Monthly Archives: September 2007
It is important for people of all ages to understand biology. After all, people are animals. For this reason, zoological gardens, otherwise known as zoos or wildlife parks can be found lurking within the depths of many of the world’s urban areas. There, near our schools, hospitals and churches, zoos bide their time, waiting silently to unleash a furry fury upon humanity. Zoos are a powder keg waiting to be ignited. Zoos are a ticking time bomb poised to destroy us all in a bloody orgy of claws, teeth, talons and fangs.
Perhaps you have been to a zoo and seen the variety of animals: cuddly koalas, cute little lemurs, majestic gorillas, and even regal lions. And perhaps you also spied the zookeepers, who, for some reason, wear safari-style khaki uniforms and hats. The zookeepers are the key to this impending catastrophe. Who cares for the menagerie? Who feeds the animals, cleans their enclosures and heals their wounds? That’s right. Zookeepers.
Without the zookeepers (The thin brown line) the zoos would be in chaos. Hungry tigers would greedily eat babies while nearby hyenas would fight over the carcasses of school field trip groups. In the dark corner, a content little monkey would lap up the pools of fresh crimson blood collecting around a dead grandmother whose face had been pecked apart and devoured by blue plumaged macaws.
By night the animals would escape their confines and stealthily invade our cities. Glowing eyes would be all the warning a sales executive would get before being ripped to sanguine shreds by a pack of vicious wolves. Venomous snakes would fly, via centrifugal force, from moving ceiling fans in suburban homes and sink their fangs into the faces of horrid, screaming housewives. After mastering the use of screwdrivers, chimpanzees would remove our doors, kill us in our sleep or cut the brakes on our city buses. Elephants would trample the elderly to death, crunching rib cages like potato chips and giraffes would bite flying kites out of the air and spit them back as children ran away crying. Society would collapse and hippopotamuses would eat our heads.
As you can now clearly see, we need two things if we’re to avoid this calamity:
1. Back up zookeepers, in case the regular zookeepers are sick or unable to work for some reason.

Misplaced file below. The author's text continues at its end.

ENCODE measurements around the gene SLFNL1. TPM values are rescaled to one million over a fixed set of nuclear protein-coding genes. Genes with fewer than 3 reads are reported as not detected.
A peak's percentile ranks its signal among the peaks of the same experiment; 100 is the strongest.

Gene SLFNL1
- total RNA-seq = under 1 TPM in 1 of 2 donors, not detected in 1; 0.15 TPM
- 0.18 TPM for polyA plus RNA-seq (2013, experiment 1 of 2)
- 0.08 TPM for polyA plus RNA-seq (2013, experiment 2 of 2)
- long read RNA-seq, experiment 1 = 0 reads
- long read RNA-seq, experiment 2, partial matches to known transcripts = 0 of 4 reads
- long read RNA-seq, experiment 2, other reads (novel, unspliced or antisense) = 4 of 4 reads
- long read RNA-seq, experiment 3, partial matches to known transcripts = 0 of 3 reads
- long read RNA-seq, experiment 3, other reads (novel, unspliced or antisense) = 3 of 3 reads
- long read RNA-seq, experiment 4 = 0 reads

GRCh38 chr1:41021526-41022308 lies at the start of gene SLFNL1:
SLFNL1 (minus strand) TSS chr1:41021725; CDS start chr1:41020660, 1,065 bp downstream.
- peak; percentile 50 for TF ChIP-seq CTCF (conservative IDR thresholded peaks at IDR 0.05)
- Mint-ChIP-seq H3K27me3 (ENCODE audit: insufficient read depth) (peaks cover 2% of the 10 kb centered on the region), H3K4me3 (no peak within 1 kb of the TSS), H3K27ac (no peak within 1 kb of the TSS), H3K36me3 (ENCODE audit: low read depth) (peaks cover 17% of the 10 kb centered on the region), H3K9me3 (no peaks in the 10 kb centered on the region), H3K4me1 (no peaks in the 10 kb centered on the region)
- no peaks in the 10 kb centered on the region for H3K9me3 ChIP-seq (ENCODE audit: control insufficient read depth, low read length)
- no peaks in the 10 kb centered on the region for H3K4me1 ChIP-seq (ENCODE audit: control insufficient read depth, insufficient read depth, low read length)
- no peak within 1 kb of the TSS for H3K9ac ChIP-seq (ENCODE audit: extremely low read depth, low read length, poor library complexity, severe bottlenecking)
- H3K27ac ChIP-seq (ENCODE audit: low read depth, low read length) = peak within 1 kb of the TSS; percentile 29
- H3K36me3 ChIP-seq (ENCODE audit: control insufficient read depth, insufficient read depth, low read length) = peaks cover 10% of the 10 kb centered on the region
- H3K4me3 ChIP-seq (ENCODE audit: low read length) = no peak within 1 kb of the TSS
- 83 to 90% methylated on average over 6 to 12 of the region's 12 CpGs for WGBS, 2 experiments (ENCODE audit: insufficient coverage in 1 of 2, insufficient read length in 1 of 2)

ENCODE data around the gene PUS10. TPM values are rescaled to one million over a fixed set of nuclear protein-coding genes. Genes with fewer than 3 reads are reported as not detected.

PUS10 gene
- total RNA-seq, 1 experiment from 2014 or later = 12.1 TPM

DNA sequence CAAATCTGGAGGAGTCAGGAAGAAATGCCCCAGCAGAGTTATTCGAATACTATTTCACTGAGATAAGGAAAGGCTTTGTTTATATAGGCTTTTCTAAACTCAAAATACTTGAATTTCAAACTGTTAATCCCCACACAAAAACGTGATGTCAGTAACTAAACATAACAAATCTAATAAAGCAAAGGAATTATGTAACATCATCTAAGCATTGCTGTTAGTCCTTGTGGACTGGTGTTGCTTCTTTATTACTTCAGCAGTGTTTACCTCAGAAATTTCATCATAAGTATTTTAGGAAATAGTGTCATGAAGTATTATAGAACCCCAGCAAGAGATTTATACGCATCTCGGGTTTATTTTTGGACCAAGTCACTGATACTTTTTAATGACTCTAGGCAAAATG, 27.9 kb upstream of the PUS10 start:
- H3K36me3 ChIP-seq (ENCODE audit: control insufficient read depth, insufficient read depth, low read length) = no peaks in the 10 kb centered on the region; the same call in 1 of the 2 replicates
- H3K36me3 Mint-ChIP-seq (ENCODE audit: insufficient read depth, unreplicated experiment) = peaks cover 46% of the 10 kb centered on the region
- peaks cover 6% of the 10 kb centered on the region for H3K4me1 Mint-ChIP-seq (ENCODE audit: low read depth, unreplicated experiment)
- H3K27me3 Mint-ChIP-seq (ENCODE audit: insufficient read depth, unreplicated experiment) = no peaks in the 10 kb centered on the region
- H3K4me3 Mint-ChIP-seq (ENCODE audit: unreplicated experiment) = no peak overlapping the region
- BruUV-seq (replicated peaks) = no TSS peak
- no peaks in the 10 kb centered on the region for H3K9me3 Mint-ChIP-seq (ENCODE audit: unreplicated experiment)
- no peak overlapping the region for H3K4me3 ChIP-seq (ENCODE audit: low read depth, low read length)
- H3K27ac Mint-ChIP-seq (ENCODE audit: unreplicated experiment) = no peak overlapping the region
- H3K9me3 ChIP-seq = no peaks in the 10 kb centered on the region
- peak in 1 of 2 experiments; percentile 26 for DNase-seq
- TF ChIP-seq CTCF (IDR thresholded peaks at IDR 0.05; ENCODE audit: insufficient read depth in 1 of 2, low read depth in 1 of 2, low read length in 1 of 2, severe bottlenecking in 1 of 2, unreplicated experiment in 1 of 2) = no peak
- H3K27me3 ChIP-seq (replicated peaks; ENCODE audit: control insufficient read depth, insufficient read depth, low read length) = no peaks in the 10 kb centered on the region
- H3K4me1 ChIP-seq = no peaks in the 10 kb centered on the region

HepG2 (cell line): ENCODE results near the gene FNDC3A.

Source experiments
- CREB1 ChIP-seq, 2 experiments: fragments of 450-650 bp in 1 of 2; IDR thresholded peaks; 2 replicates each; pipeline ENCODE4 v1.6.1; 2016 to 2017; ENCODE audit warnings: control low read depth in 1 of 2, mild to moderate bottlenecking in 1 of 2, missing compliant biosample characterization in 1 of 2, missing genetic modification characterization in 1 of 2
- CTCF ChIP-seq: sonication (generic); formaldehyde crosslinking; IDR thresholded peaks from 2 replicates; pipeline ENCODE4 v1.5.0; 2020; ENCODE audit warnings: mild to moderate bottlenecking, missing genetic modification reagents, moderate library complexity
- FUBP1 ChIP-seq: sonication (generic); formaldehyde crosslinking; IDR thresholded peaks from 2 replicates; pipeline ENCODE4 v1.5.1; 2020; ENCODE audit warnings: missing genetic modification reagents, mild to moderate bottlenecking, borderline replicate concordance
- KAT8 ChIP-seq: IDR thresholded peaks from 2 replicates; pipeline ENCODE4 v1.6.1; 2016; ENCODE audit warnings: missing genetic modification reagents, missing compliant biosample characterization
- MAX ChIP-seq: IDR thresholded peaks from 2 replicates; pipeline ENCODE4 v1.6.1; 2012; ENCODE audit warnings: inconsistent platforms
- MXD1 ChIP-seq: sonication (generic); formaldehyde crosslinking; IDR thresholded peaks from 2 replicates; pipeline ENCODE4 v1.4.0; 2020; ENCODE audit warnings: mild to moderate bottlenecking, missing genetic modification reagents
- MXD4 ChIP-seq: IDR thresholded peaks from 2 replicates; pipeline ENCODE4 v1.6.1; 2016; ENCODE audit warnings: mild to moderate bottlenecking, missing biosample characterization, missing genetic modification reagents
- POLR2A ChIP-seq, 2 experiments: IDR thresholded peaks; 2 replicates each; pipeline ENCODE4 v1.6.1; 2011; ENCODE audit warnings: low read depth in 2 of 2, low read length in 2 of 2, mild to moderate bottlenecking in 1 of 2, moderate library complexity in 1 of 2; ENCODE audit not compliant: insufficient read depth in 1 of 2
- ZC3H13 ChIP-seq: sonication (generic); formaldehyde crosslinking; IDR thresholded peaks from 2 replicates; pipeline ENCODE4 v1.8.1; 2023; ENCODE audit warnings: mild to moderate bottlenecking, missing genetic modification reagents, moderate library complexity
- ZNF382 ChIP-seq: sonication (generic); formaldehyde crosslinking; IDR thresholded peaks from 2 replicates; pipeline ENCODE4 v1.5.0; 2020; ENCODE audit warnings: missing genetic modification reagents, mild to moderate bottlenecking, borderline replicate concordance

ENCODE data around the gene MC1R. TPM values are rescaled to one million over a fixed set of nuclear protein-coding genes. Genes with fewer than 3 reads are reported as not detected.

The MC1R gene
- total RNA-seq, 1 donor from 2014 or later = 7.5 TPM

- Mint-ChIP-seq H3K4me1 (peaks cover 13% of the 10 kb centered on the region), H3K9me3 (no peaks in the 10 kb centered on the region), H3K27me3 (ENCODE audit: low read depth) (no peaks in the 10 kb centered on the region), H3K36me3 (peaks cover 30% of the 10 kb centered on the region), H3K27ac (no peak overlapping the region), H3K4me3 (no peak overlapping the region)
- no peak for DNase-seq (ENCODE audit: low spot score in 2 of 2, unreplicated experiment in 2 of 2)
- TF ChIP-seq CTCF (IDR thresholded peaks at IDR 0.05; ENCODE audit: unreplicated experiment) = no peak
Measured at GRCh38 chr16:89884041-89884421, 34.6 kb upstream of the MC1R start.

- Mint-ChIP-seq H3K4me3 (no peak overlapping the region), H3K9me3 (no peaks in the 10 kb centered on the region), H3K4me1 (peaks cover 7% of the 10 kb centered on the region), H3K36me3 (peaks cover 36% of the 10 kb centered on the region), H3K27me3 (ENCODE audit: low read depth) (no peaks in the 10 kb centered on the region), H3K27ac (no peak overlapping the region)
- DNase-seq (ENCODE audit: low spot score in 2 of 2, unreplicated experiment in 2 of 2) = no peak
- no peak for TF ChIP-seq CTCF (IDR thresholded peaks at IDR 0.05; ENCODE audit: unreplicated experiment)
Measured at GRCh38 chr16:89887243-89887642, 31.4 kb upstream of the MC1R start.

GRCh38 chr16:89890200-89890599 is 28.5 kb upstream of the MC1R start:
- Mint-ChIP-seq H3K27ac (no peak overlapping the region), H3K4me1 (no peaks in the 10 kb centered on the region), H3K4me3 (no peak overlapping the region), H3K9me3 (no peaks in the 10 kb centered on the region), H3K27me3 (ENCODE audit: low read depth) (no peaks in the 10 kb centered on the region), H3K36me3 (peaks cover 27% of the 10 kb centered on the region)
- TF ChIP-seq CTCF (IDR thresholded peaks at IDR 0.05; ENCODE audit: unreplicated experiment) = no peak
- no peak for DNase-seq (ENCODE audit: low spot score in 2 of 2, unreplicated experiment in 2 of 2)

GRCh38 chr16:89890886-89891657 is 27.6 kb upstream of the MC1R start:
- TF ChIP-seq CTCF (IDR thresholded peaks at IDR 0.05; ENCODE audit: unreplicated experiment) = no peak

2. Secure locks on animal enclosures.
So, write your legislators and tell them that you do not want to be mauled by a zebra. Tell them America needs backup zookeepers and locks on the animal enclosures, lest we be destroyed. Thank you.
Your Life, Your Choice
Lions, Tigers and Bears
The Effects of the Megafauna on the Fall and Restoration of the Monarchy in Oz
by Jared Diamond
In the majority of his written works, scientist and author Jared Diamond attempts to show how the natural environment has influenced history. Previously, he has, with some skill, shown how distribution of biological resources led to the cultural predominance of Eurasian civilization and also how environmental factors precipitated the downfall of societies ranging from the Mayans to the Norse. Lions, Tigers and Bears tells a similar story; that of the collapse and eventual restoration of the Ozma government and how large animals came to play a crucial role in the unfolding political drama.
Diamond begins by examining the history of the realm of Oz and how its unique and tenuous monarchy came to power. Initially four separate sovereign nations; Munchkin, Gillikin, Quadling and Winkie became united by a monarchy which ruled from the city-state of Emerald City. It is through this history that Diamond makes the first and most crucial of his points; that geography made the eventual toppling of the monarchy a near certainty. Emerald City, situated on the central plain of Oz was unable to consolidate complete control over the rough and mountainous terrains in the outlying region. Throughout the Outlands, small societies were able to prosper in isolation and were often ignorant of the very existence of the centralized monarchy.